Jon Metzger has found that, no matter where work takes him, he bumps into fellow graduates of the University of North Carolina School of the Arts. It even happened in Damascus, Syria.
“For such a small place, their influence is so widespread,” Metzger said. “We all become ambassadors for the school.”
Metzger graduated from UNCSA with a bachelor’s degree in percussion performance in 1981. Over the years, he fell in love with teaching as well as performing. He began teaching jazz and percussion at Elon University in 1989. While doing that, he decided to return to the School of the Arts to earn a master’s degree in percussion performance, which he received in 1994. These days, Metzger is Elon’s Artist in Residence and an associate professor of music. He also regularly works with other educational institutions in the state and nationally, giving workshops and master classes at such places as Duke University.
North Carolina has served as a home base for a career that has taken him all over. A winner of a National Endowment for the Arts Fellowship Grant for Performance, Metzger has performed throughout the United States, and, with his quartet, has toured in Germany, Italy, the Netherlands, Belgium and Austria. As a jazz ambassador for the United States Information Agency’s Arts America Program, he played for kings and queens and other heads of state in 20 countries in the Near East, Africa and Central America. Recently, he served as a cultural envoy for the U.S. Embassy in Turkey by working with the music faculty at Haceteppe University, to develop a jazz studies program.
Metzger has played on more than 30 albums, including seven on which he was the lead player. In reviewing one of his albums, the Washington Post said that his music “simultaneously appeals to the head, heart and feet.” He was the first artist profiled on the Southern Arts Federation’s radio program, “Jazz South,” and his book “The Art and Language of Jazz Vibes” is in its second edition. Metzger has composed more than 50 pieces covering two different mediums: jazz and classical percussion ensemble. He also designed a vibraphone mallet that the Pro-Mark Corp. is manufacturing and distributing.
Metzger grew up in Washington, D.C. After considering some larger schools, he came down to take a look at UNCSA. He liked the idea of going to a smaller school where he could work closely with music teachers and perform right away. Once here, he found that becoming friends with and working with artists in other disciplines further enriched his education. Getting ready to accompany dance performances; for instance, he would work closely with dance teachers.
“Hearing from a dance instructor, I learned more about music,” he said.
He regularly promotes the school to those with whom he comes into contact. This year, one of his graduating students will head to UNCSA in the fall for further study.
“I am a huge fan of the school,” Metzger said. “It was perfect for me. What it does for so many people and for the community and the state is so amazing.”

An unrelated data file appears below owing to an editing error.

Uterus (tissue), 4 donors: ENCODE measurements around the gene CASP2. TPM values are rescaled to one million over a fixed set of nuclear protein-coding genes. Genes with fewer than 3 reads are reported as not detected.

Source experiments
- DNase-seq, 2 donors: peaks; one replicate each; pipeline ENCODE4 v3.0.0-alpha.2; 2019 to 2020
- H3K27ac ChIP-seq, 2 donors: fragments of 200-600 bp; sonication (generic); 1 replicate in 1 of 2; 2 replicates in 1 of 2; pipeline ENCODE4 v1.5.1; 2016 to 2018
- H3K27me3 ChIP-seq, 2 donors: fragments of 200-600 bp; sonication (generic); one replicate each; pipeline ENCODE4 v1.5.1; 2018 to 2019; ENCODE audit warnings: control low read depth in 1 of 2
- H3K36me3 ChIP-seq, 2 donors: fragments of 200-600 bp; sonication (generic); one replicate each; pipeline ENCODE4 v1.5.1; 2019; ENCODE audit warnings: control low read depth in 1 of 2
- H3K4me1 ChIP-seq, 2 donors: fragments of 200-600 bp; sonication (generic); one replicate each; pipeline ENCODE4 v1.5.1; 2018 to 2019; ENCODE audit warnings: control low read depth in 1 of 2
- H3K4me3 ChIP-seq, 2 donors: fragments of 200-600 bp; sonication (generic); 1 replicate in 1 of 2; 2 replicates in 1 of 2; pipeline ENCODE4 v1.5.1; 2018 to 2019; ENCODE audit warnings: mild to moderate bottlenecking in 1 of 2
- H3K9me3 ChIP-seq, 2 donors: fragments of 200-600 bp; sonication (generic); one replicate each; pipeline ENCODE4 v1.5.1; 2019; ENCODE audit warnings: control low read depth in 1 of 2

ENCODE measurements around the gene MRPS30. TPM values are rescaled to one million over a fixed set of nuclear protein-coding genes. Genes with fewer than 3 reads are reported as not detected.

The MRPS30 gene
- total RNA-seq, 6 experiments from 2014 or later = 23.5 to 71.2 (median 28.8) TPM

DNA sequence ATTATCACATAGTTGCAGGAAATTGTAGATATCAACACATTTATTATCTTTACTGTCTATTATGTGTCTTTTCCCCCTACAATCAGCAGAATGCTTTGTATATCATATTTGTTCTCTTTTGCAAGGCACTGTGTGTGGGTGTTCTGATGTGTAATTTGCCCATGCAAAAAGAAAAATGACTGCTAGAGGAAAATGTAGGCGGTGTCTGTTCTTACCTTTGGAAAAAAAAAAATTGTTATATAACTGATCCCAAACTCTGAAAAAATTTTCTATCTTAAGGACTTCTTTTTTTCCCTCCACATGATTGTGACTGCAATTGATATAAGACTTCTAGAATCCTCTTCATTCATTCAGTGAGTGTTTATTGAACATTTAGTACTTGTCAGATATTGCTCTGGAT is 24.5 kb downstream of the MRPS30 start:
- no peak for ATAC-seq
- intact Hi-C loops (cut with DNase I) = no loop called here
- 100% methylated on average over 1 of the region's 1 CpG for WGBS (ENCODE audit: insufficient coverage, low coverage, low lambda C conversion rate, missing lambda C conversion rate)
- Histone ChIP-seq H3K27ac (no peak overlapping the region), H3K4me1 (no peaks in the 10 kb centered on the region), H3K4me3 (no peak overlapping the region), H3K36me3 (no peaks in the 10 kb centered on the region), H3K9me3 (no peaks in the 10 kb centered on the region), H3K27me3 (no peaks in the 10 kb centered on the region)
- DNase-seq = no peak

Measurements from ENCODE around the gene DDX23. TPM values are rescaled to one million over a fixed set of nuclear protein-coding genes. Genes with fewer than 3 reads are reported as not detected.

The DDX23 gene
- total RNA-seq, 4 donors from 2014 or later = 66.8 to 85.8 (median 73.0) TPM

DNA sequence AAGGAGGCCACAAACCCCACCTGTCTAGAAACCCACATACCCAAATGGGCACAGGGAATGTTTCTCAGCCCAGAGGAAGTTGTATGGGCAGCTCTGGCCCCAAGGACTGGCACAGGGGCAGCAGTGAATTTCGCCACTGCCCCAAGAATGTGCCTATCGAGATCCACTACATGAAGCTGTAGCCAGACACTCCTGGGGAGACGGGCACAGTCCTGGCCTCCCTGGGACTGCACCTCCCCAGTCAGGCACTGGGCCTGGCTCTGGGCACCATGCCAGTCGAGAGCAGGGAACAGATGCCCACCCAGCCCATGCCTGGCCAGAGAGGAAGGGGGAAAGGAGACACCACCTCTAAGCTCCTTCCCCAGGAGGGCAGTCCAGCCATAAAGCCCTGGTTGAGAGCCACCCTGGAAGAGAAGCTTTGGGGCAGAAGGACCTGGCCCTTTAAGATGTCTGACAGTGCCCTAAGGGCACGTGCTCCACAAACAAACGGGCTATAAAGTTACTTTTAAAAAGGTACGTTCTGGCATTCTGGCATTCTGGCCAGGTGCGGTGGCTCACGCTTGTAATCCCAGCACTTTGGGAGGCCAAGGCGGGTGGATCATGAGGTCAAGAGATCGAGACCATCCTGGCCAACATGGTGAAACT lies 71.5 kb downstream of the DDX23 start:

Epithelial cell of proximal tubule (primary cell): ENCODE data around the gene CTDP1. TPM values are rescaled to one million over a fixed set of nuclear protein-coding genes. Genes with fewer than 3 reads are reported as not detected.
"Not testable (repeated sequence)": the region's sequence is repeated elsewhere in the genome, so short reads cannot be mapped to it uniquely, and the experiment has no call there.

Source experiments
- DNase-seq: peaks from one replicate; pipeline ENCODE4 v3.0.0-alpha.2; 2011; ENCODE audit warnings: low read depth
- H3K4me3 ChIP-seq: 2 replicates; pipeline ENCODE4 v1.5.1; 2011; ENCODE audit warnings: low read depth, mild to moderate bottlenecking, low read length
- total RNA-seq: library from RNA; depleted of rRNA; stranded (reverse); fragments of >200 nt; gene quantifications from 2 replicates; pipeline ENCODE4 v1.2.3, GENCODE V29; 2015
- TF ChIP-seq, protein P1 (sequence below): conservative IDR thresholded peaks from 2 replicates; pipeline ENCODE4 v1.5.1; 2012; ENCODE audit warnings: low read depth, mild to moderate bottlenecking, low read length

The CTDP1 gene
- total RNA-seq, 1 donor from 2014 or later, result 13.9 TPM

Paige Whitley-Bauguess and Barry Bauguess
As performers, teachers and entrepreneurs, Barry Bauguess and Paige Whitley-Bauguess have taken Baroque music and dance to Hong Kong, Japan, Canada, the United Kingdom, Germany, Austria, Israel and throughout the United States. They always come home to North Carolina.
Bauguess is a trumpet player who specializes in Baroque music. Whitley-Bauguess is a dancer who specializes in Baroque dance. Both graduated from the North Carolina School of the Arts (now University of North Carolina School of the Arts). Early on in their careers, they moved to New York for two years to help create a network of professional contacts. That done, they returned to North Carolina to develop their own projects. For many years, they called New Bern home. These days, they live in North Wilkesboro.
Together, they founded the Baroque Arts Project. Since 1999, it has brought early music and dance to audiences throughout North Carolina while collaborating with such groups as the East Carolina University Early Music Ensemble, the Concert Singers of Cary, Chatham Baroque and the New Bern Dancing Assembly.
Bauguess, who grew up in Winston-Salem, earned both a bachelor’s degree in trumpet performance in 1984 and a master’s in chamber music in 1991 from UNCSA. Whitley-Bauguess, who grew up in Charlotte, went to UNCSA as a high school student, continued there as a college student, and, after graduating in 1984, directed the school’s Pre-Professional Dance Program, now known as the Preparatory Dance Program.
Work routinely takes each of them out of the state.
“I teach at Oberlin Conservatory and am a Kulas Visiting Artist at Case Western Reserve University in Cleveland, Ohio,” Bauguess said. “I am also principal trumpet of Apollo’s Fire (Cleveland), Portland Baroque Orchestra (Portland, Ore.), Atlanta Baroque Orchestra, Opera Lafayette (Washington), Bach Collegium San Diego, Indianapolis Baroque Orchestra and Tempesta di Mare in Philadelphia.”